The secrecy is over.
After months of discussion, northeast Indiana officials on Tuesday revealed the 70 projects included in the region’s bid for $42 million in state economic development funding. If secured, the grant would be used to help pay for more than $1.5 billion in investment across the 11-county area over the next decade.
The remaining money would come from sources, including city and county governments, foundations, private businesses and possibly even the state.
Northeast Indiana’s proposal divides projects into four categories: arts and culture; greenways and blueways; education and industry; and downtowns and community development. Greenways refer to trails. Blueways are rivers and lakes.
They are further divided according to the estimated timeline for completion: two years, three to 10 years and longer term.
The plan calls for making a fast splash with some shorter-term ventures.
The 38 projects that would be implemented in the first two years include an $11 million expansion of the Wagon Wheel Center for the Arts in Warsaw; Phase 1 of the $68.7 million Fort Wayne riverfront development; construction of a $5.5 million Bluffton Food Innovation Center; and construction of an expanded $2.6 million Manchester Early Learning Center.
The Regional Cities Initiative was designed to fast-track bold projects that improve quality of life, making regions more attractive to talented young workers.
Gov. Mike Pence and the Indiana Economic Development Corp. created the program last year and successfully lobbied for funding during this year’s legislative session. The legislature approved $84 million for the initiative, enough to award two $42 million grants this year.
The IEDC has advised interested parties that the ideal breakdown for funding projects would be 20 percent state government, 20 percent local government and 60 percent private investors.
Various counties have banded together to draft regional submissions representing, for example, northwest Indiana and central Indiana. The IEDC required each area to establish a regional development authority to handle any money received.
Northeast Indiana’s Regional Development Authority met Tuesday afternoon at the Manchester University College of Pharmacy on Parkview Health’s north campus to review and approve the proposal. The presentation was made by officials with the Northeast Indiana Regional Partnership, Greater Fort Wayne Inc. and the Community Research Institute at IPFW.
It was followed by a public unveiling and celebration next door at the Parkview Mirro Center for Research and Innovation.
Population stagnation is the single biggest threat to northeast Indiana’s economic development, said Alan Tio, a senior vice president with the Regional Partnership.
Projects were selected based on their ability to make the region an attractive place to live. Researchers also calculated expected return on investment for each project.
Organizers adopted the motto "The Road to One Million" to underscore the goal of increasing the region’s population from the current 789,000 to 1 million.
At the current pace, that threshold would not be reached until 2067, said John Sampson, president and CEO of the Regional Partnership. But with the Regional Cities grant, that timeline could be shortened to 2031, he said.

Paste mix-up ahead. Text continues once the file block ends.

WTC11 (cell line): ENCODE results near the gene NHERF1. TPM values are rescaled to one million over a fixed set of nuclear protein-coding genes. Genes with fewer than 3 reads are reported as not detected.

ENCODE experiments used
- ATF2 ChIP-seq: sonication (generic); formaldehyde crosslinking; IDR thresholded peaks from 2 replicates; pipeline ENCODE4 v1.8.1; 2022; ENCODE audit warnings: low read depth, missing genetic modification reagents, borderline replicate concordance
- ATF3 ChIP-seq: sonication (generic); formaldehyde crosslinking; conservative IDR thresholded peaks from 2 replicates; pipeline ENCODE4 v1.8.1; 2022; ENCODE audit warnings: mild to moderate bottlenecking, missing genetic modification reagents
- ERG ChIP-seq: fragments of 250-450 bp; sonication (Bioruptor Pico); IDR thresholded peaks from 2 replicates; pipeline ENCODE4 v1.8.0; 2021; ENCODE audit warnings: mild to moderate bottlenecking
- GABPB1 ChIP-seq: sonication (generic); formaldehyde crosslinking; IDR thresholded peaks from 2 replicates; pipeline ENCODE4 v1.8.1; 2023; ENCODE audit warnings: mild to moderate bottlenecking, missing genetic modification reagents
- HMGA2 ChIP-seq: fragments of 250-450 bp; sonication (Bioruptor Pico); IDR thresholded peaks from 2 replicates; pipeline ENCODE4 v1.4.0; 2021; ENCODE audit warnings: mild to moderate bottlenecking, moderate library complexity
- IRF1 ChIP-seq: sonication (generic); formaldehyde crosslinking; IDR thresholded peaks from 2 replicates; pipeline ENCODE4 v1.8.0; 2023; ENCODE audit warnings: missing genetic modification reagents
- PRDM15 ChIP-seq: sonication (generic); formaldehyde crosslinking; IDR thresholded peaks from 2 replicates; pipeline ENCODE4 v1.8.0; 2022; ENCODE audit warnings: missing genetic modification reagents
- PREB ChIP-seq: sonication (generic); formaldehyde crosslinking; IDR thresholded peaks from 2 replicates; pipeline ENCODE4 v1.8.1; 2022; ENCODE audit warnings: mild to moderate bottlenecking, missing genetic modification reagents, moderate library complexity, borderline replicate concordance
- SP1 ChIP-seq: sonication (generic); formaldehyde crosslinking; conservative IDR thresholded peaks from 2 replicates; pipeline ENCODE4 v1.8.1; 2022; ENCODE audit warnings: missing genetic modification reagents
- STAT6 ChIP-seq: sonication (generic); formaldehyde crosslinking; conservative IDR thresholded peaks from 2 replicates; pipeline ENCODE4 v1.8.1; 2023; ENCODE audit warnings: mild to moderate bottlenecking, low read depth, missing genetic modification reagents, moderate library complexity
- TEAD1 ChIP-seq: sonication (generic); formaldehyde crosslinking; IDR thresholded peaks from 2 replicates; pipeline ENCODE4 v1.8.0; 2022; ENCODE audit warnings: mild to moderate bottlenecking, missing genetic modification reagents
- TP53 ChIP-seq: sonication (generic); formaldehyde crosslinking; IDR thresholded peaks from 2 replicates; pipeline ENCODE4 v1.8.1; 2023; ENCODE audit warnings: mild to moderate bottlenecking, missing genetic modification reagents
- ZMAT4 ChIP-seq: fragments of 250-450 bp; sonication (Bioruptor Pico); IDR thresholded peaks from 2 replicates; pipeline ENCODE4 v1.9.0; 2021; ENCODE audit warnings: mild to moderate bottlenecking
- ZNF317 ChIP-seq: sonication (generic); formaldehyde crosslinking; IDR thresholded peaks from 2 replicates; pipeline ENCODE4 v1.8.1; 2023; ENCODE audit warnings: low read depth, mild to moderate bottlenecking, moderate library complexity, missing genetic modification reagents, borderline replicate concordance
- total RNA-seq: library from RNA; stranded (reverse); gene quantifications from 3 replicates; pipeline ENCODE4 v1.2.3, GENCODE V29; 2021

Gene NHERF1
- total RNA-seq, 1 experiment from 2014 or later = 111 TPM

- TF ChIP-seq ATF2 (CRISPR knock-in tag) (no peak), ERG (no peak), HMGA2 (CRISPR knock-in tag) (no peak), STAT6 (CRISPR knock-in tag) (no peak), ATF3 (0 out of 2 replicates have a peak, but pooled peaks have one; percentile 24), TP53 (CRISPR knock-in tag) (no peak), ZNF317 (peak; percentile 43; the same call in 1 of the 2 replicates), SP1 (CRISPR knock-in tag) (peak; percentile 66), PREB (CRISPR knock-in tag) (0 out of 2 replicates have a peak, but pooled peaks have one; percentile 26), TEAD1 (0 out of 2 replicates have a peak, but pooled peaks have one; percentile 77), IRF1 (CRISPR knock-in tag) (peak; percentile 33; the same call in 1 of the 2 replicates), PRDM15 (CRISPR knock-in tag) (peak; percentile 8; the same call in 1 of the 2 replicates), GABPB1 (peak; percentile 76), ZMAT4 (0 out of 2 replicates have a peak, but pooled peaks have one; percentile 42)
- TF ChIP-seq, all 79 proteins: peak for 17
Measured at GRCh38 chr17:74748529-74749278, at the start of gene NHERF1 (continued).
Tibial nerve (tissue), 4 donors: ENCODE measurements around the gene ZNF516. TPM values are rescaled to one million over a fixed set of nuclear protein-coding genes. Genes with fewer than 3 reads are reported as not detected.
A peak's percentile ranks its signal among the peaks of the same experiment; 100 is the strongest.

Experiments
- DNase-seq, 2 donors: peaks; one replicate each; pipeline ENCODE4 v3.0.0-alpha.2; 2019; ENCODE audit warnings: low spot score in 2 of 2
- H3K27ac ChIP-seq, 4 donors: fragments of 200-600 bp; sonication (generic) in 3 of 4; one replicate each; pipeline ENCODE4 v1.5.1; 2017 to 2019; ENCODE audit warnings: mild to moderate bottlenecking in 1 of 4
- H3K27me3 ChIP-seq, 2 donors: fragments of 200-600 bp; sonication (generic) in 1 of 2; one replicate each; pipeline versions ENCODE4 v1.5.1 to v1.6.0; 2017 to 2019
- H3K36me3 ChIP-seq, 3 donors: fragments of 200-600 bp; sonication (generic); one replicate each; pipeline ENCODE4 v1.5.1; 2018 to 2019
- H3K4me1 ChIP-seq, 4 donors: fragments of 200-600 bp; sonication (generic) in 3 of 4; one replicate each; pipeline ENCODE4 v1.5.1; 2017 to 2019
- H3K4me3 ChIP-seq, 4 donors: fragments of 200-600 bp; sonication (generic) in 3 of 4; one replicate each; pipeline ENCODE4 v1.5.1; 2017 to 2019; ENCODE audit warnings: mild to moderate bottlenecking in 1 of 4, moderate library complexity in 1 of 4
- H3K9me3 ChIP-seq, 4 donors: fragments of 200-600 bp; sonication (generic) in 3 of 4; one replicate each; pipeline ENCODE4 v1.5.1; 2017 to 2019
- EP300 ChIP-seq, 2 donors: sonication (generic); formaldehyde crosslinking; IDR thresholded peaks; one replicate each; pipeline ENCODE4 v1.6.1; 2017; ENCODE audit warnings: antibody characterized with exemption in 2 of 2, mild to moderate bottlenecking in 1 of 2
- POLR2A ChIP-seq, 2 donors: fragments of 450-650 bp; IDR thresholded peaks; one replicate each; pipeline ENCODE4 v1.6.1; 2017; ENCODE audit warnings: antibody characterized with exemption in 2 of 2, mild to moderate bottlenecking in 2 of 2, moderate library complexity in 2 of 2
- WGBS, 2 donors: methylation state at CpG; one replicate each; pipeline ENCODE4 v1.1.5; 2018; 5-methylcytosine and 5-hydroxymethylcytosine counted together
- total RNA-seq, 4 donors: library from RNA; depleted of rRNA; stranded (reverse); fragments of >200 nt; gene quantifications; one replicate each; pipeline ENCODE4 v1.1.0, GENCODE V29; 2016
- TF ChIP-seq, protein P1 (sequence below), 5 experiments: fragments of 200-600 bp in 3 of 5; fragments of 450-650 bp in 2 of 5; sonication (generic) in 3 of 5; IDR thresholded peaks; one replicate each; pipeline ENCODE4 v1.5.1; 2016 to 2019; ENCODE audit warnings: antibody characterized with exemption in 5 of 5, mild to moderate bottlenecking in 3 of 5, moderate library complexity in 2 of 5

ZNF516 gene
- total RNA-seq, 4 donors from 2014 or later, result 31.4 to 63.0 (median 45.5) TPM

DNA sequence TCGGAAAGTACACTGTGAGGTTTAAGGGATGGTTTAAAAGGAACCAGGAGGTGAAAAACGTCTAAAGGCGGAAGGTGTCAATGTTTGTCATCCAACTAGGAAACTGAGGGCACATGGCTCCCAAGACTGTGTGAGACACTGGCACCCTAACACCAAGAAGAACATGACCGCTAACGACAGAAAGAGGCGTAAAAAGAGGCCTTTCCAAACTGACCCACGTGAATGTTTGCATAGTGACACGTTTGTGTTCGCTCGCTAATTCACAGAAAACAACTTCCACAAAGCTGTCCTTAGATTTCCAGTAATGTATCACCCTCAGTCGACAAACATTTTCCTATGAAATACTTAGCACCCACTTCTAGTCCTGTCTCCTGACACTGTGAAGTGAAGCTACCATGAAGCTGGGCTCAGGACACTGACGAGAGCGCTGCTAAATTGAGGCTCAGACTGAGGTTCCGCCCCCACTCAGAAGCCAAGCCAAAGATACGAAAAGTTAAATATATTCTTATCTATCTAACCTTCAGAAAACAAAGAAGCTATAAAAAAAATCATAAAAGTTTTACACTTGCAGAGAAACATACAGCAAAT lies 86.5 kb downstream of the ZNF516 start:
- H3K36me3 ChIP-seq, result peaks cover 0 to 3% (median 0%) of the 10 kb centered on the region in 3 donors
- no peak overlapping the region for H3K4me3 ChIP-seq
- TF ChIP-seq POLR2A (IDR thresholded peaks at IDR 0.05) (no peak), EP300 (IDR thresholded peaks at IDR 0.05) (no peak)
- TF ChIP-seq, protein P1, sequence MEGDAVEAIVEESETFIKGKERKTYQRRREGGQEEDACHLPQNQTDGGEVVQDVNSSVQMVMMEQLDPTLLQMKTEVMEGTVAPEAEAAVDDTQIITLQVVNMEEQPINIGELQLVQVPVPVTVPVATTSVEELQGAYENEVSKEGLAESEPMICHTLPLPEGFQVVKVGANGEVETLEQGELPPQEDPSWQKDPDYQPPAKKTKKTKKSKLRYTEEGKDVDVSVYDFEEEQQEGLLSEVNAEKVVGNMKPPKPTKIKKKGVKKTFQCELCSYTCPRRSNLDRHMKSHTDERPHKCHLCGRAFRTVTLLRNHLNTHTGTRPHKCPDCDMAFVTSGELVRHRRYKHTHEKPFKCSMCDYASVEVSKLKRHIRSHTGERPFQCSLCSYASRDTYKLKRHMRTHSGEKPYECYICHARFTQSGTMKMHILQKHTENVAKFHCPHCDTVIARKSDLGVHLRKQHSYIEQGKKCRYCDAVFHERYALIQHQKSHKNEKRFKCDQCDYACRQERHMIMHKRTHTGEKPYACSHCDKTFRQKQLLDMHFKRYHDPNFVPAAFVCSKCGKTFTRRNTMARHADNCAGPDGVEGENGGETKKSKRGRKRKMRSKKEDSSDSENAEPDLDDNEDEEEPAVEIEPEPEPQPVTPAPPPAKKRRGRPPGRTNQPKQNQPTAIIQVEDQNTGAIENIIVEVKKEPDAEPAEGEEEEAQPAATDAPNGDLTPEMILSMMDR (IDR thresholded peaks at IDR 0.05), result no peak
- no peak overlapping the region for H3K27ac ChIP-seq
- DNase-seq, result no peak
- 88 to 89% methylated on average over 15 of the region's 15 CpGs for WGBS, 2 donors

That’s based on the existing annual population growth of 0.7 percent compared with the desired growth of 2 percent, a rate found in more vibrant regions of the country.
Thriving communities are more attractive to employers looking to invest, officials said. Each new success breeds more success, driving up education levels and wages, they said.
Submissions are due to the state Monday. IEDC officials have said the selection committee will do most of its work in October. The full IEDC board is expected to vote and announce its final decision in December.
Northeast Indiana officials believe they have a strong proposal because they have worked collaboratively for a decade, adopting the philosophy that they aren’t competing with each other for business investment but rather competing with other regions and other states.
The northeast Indiana counties that banded together to submit a proposal are Adams, Allen, DeKalb, Huntington, Kosciusko, LaGrange, Noble, Steuben, Wabash, Wells and Whitley.
A 33-person steering committee with members from each county drafted the list after visiting proposed project sites and reviewing submissions from more than 700 people who participated in an online survey.
The most expensive project is also the most expansive: a $72.5 million regional trail network that would connect all 11 counties.
Even if the northeast Indiana region doesn’t win a Regional Cities grant the first time, it’s possible the region could get another opportunity to make its case for state money.
The program was envisioned as a 10-year, $1 billion initiative, but the money to make that happen has to be set aside in each two-year budget passed by the General Assembly and approved by the governor.
Sampson said the projects have the potential to transform northeast Indiana and need to happen whether or not the region wins state funding.
"There was no pride, no ego, no arrogance involved in this," he said after the meeting about the eight-month process of assembling the 200-plus-page application packet. "This is living up to our region’s potential."